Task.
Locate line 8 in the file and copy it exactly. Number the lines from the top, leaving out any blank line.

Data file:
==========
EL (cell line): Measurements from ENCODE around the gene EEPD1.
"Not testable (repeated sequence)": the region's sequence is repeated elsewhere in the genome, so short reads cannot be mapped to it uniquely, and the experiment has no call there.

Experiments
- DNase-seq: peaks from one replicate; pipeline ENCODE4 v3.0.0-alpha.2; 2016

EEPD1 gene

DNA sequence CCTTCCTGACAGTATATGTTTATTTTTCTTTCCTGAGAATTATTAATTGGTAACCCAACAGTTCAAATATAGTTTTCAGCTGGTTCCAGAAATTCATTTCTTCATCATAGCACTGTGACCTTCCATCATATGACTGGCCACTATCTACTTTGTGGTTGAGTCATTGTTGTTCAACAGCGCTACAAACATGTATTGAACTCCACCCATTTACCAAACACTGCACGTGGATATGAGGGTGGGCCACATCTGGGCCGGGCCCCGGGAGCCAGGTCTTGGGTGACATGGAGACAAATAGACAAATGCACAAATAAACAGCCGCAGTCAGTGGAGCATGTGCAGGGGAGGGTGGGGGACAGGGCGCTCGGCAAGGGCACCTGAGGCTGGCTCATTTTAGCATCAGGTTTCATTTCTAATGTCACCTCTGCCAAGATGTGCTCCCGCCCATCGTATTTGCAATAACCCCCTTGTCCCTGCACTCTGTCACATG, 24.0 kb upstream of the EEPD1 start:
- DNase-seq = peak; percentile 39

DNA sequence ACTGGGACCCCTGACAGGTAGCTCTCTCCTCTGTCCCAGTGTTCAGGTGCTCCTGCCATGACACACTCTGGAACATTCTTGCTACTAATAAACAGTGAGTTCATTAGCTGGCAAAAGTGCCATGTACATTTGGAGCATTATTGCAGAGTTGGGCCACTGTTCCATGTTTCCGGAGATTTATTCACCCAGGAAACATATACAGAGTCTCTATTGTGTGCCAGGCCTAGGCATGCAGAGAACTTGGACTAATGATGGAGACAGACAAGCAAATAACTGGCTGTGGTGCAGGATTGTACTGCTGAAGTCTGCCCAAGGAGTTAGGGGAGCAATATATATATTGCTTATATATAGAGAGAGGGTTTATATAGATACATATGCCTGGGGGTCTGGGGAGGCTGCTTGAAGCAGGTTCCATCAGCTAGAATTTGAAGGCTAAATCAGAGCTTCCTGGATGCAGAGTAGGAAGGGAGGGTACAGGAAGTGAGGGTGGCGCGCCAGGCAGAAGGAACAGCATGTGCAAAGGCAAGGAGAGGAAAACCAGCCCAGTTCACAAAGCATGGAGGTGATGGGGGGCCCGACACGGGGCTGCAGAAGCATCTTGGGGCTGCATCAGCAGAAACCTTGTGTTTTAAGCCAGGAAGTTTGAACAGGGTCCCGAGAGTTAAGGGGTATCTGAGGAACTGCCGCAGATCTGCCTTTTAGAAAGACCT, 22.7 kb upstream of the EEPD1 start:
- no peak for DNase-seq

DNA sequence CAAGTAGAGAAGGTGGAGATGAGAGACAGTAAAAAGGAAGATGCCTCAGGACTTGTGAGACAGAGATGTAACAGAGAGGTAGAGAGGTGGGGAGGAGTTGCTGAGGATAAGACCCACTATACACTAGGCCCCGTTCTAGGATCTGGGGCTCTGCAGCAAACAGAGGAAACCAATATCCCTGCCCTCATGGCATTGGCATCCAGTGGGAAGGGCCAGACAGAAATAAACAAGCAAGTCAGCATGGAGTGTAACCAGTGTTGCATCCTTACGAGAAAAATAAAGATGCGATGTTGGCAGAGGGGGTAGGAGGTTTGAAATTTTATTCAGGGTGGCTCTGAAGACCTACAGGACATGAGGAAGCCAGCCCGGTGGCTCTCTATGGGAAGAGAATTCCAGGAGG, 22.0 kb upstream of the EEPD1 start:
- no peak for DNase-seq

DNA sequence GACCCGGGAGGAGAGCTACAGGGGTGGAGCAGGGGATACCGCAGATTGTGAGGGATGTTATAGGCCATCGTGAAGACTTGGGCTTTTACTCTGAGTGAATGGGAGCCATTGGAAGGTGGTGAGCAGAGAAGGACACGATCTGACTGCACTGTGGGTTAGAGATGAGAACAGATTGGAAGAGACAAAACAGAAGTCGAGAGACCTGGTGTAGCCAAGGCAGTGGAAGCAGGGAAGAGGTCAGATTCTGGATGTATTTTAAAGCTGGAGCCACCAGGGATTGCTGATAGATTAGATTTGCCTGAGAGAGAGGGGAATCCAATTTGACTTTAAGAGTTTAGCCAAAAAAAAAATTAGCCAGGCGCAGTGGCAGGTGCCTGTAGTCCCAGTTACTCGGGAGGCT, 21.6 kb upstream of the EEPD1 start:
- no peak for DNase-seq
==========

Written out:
DNA sequence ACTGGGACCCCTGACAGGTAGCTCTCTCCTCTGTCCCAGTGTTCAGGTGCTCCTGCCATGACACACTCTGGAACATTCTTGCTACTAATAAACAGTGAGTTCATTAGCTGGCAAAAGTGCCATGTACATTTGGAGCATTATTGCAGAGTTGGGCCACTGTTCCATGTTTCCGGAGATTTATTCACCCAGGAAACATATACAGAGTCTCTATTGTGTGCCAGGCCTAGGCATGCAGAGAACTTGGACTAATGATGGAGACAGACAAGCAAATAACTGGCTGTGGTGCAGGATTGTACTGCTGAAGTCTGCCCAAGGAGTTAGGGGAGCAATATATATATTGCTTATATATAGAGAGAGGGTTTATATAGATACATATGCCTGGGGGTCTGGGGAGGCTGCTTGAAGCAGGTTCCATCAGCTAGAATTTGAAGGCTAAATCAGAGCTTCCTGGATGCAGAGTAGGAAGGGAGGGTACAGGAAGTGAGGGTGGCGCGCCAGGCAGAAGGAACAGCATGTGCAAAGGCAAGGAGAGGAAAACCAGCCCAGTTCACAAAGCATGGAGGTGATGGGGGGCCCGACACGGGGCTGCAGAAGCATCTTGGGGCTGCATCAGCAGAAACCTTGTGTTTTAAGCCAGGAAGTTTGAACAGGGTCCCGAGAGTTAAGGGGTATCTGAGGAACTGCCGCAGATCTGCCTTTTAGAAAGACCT, 22.7 kb upstream of the EEPD1 start: